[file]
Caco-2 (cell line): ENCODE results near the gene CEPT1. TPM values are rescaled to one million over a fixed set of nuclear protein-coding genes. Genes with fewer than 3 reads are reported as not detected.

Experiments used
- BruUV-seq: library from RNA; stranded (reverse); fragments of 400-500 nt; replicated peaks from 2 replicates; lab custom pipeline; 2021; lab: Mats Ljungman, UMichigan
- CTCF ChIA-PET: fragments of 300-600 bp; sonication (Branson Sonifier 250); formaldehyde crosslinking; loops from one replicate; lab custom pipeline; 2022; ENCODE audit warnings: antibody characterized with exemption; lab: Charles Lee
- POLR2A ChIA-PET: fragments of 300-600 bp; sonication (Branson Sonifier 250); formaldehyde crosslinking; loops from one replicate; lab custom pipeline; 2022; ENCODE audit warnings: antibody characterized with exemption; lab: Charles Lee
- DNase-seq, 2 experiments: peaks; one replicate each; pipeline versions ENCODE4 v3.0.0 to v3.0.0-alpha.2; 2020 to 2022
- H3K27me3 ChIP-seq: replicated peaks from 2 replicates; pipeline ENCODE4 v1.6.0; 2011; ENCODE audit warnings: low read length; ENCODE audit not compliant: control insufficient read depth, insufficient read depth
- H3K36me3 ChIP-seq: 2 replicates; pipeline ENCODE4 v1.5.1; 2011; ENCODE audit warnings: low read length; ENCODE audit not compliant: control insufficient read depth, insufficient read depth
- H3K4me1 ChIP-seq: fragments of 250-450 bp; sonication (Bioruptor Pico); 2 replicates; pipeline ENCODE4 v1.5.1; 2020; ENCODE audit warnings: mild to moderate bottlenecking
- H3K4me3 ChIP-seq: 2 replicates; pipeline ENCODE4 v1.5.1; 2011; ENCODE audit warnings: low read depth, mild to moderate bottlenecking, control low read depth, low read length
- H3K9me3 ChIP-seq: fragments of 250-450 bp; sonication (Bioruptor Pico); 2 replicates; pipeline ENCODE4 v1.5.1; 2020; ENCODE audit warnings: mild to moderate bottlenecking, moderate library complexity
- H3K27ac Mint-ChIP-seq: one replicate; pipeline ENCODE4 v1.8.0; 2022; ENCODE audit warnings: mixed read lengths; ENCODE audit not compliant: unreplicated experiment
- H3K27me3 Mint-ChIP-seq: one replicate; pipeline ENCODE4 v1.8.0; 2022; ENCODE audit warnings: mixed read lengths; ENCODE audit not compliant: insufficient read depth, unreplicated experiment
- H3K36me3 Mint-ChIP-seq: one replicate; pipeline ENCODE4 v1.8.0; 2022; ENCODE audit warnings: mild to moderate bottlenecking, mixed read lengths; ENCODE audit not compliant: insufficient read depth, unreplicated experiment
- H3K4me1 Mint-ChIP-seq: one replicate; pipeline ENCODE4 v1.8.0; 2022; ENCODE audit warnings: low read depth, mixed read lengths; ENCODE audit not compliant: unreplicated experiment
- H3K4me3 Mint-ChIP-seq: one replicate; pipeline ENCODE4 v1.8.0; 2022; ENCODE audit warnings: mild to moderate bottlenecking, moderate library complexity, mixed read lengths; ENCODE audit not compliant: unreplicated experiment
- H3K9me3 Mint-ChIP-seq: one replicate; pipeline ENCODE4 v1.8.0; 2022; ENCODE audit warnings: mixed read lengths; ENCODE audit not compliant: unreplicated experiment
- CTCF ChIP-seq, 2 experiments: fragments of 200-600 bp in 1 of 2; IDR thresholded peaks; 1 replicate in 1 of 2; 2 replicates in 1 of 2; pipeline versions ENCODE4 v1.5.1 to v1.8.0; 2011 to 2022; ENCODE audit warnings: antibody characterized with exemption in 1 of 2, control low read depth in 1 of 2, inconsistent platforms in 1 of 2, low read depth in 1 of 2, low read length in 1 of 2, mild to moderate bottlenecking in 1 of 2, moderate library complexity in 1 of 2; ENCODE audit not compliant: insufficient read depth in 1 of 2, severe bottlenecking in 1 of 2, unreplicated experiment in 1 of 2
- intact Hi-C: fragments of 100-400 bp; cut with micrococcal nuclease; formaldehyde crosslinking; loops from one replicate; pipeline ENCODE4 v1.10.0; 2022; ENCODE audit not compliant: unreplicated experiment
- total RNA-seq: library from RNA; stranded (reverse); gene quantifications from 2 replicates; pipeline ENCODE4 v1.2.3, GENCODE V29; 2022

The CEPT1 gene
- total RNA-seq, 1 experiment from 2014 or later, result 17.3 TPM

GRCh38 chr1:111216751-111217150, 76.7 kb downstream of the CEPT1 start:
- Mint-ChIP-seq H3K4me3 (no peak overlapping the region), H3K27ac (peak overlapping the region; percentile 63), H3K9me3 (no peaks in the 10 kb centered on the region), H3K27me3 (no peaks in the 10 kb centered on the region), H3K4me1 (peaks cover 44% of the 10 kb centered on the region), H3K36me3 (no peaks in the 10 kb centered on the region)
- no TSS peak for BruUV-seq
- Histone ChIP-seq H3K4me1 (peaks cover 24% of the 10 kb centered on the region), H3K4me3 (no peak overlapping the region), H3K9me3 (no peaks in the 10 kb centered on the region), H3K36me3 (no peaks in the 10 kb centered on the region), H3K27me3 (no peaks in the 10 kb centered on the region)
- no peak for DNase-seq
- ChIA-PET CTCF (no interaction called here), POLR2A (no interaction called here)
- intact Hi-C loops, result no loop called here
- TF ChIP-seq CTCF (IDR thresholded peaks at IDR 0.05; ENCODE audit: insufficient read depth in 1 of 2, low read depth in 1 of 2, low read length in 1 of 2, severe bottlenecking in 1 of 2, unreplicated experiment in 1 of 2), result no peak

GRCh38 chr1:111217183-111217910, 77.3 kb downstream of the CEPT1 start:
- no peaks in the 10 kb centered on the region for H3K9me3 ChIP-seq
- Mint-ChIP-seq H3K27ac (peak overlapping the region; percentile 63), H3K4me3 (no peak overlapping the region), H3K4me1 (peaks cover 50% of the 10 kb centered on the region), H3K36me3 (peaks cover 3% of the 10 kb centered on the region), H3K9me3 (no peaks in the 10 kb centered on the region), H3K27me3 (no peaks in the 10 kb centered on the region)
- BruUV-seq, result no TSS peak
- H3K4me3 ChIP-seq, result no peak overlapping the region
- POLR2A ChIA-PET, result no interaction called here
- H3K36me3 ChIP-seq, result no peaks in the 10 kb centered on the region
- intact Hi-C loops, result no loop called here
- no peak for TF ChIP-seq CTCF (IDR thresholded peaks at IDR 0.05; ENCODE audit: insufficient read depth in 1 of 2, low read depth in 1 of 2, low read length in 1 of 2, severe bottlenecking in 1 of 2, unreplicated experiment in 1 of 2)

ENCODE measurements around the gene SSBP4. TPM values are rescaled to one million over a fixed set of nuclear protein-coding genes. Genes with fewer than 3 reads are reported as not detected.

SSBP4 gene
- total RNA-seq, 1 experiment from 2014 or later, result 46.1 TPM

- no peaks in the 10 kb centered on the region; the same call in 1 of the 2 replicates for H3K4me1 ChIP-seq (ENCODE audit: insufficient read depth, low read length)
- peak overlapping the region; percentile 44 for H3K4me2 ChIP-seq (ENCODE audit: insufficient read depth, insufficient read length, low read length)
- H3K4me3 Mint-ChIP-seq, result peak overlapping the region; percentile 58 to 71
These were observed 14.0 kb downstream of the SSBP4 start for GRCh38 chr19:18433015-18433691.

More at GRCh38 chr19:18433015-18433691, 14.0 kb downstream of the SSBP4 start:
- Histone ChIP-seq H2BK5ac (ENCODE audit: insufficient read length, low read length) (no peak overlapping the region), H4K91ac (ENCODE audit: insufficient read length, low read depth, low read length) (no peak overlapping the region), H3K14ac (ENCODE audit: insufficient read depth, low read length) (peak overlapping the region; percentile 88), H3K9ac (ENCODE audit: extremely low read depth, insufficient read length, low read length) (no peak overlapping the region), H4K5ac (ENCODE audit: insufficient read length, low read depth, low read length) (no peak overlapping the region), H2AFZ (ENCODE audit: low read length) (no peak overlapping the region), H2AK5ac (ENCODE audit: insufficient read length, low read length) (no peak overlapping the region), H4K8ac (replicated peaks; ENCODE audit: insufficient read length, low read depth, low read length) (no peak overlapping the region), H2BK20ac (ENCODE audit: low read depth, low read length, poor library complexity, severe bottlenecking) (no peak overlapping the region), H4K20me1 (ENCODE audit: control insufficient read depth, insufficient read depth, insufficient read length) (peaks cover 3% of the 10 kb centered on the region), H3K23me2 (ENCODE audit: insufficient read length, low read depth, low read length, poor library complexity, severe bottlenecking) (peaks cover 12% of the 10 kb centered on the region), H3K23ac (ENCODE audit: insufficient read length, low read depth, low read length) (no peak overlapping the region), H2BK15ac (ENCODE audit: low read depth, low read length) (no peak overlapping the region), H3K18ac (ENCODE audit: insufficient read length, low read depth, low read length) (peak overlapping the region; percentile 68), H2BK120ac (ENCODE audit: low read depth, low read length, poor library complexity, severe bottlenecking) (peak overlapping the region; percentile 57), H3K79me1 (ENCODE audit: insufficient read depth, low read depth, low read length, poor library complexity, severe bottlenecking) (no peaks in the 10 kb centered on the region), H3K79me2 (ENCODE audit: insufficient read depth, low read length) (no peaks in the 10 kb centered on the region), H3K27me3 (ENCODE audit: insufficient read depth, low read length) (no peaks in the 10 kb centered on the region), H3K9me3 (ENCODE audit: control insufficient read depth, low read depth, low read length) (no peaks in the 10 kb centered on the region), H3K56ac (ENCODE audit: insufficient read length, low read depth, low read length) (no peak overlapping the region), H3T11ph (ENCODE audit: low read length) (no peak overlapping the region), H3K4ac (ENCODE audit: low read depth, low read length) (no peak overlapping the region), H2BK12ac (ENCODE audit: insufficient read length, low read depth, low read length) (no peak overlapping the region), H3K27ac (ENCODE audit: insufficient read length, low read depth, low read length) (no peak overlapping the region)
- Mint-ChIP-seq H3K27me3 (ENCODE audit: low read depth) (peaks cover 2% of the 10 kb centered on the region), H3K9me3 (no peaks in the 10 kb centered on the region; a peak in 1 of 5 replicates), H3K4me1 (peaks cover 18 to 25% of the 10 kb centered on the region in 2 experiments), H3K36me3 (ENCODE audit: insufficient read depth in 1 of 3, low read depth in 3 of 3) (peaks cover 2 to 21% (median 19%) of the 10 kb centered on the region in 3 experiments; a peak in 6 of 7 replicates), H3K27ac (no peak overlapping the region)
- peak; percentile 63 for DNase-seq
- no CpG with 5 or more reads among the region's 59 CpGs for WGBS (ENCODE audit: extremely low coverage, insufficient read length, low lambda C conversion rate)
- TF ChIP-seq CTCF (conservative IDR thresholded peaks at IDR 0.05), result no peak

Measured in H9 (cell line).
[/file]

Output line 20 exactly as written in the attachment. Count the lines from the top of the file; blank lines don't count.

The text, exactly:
- total RNA-seq: library from RNA; stranded (reverse); gene quantifications from 2 replicates; pipeline ENCODE4 v1.2.3, GENCODE V29; 2022